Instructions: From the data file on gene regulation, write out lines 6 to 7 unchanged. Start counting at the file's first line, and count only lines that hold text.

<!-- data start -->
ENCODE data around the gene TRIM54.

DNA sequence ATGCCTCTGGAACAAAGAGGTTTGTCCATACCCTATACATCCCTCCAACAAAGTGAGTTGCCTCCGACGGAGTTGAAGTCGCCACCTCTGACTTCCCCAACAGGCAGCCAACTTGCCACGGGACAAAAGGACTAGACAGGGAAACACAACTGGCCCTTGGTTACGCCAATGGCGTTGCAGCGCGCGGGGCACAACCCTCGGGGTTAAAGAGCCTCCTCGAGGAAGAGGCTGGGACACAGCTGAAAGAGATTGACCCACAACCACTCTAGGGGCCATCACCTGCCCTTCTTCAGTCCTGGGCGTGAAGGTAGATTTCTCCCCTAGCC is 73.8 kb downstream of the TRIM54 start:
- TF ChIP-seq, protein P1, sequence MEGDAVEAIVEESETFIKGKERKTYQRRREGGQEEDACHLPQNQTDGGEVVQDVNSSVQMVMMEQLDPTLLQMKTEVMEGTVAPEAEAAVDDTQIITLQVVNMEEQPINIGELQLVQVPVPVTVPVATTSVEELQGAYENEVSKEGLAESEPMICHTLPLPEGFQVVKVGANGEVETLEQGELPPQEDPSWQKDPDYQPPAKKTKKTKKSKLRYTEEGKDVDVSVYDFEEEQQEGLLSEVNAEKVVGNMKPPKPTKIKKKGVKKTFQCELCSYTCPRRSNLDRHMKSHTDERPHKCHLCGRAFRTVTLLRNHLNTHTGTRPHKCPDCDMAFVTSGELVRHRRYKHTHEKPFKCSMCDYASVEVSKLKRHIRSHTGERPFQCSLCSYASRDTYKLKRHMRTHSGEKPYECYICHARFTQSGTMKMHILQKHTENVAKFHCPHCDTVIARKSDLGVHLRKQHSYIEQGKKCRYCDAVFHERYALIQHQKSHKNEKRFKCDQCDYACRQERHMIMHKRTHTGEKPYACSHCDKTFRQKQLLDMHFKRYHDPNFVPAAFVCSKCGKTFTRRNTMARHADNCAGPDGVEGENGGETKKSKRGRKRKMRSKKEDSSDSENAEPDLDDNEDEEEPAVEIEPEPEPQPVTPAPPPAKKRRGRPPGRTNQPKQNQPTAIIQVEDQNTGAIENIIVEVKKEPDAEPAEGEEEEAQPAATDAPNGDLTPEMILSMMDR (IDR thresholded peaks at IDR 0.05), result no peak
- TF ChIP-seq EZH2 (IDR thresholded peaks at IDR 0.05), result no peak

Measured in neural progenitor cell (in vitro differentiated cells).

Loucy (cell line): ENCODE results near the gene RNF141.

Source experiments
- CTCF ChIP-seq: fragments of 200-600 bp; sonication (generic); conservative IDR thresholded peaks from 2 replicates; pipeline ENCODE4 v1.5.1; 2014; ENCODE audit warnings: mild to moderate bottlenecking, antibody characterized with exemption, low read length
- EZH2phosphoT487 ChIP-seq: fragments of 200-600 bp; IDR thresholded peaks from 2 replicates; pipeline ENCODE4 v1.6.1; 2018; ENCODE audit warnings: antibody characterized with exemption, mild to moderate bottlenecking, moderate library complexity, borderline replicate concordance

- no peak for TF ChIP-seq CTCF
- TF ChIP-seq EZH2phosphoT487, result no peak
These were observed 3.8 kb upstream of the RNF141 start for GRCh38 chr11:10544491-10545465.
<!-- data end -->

Loucy (cell line): ENCODE results near the gene RNF141.

Source experiments